Abstract

A college campus can serve as a reflection of the larger issues occurring within society. In working to address topics such as racism, sexism, classism, or homophobia, student activism plays a critical role in an individual’s experience in higher education. The need for a safer campus, the desire to change university policies and various other factors contribute to the motivation for students to join campus organizing groups, but such activism is a practice that has significantly contributed to the college student experience. What may not be as apparent, however, are the strategies that are used by students to organize on college campuses, especially when those strategies might be identified as feminist techniques. In addition to the techniques students use to organize, the spaces they create for addressing racial and social justice issues are worth examining. Coalitional spaces offer an opportunity for diverse students to gather to discuss their lived experience in hope of creating social change on campus. This thesis expands upon previous feminist research on student activism and organizing on college campuses and examines the types of strategies students use to engage in racial and social justice activism. In this study, I explore the strategies and organizing techniques used by students to mobilize around racial and social justice issues at Minnesota State University, Mankato. Recommendations for future research and implications on student activism are also discussed.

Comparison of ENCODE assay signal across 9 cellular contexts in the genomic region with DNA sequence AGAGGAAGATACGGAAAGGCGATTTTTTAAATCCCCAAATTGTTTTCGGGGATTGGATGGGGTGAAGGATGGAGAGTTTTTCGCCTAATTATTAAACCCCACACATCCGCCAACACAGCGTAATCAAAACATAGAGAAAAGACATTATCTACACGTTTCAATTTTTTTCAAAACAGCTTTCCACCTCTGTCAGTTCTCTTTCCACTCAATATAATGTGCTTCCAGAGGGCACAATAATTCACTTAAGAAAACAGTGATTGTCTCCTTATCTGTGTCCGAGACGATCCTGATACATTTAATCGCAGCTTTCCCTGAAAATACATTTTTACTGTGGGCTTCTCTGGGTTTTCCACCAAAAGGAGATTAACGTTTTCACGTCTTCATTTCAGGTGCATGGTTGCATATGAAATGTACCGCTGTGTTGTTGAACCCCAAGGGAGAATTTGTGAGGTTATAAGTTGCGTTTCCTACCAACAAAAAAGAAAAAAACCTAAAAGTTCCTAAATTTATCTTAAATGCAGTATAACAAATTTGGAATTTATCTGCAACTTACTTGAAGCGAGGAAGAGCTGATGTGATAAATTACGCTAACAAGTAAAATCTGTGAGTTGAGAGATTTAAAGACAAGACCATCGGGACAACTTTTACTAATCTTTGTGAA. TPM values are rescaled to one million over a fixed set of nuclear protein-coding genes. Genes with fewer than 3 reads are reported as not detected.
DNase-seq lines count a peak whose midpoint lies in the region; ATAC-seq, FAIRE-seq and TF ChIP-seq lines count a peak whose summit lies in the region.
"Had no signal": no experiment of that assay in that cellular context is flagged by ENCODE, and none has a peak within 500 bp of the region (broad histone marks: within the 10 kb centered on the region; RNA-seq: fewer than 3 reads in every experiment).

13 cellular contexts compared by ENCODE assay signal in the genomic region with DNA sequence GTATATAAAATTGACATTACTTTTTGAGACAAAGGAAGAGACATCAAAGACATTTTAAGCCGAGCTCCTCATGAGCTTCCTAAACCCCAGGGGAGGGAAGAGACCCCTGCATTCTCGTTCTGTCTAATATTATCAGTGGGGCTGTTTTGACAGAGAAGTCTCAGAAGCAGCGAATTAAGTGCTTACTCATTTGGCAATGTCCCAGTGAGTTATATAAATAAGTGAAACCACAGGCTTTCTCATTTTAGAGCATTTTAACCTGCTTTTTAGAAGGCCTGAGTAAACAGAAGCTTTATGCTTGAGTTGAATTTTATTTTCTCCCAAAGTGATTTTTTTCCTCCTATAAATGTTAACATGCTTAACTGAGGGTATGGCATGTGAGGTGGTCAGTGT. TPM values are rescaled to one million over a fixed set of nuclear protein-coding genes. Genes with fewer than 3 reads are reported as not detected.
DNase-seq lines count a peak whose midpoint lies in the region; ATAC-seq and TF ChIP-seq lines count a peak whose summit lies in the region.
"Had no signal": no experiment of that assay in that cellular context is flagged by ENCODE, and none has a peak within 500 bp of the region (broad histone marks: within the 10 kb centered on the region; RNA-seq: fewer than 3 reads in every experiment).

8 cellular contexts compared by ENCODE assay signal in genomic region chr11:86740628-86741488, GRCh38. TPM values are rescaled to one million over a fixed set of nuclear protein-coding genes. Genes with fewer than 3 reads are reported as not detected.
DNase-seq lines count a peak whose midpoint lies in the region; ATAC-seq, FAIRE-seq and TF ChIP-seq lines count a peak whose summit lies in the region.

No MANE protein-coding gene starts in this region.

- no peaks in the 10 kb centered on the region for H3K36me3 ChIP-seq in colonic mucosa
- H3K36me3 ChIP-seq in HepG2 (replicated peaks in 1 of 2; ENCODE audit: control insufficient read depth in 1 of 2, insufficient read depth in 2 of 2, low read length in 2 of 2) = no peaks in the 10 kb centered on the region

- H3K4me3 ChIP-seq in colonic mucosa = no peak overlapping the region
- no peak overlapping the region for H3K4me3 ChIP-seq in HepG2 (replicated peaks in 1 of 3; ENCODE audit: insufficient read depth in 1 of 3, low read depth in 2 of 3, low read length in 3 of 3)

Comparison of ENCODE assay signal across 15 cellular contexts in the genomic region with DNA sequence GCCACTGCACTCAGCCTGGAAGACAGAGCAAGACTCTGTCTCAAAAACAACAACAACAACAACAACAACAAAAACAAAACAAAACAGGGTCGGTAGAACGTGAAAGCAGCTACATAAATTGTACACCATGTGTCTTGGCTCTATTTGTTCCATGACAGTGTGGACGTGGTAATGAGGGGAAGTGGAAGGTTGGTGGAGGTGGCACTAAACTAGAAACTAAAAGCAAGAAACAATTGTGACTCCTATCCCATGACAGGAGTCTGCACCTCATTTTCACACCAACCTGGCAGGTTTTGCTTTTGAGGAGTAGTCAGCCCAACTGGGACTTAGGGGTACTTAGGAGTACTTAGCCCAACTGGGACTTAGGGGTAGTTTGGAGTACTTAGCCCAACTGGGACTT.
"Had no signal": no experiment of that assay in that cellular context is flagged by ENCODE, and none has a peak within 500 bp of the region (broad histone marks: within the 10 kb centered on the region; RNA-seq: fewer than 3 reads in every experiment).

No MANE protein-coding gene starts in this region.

Advisor

Ana Perez

First Committee Member

Laura Harrison

Second Committee Member

Kellian Clink

Date of Degree

2016

Language

english

Document Type

Thesis

Degree

Master of Arts (MA)

Department

Gender and Women's Studies

College

Social and Behavioral Sciences

Creative Commons License

Creative Commons Attribution-Noncommercial 4.0 License
This work is licensed under a Creative Commons Attribution-Noncommercial 4.0 License

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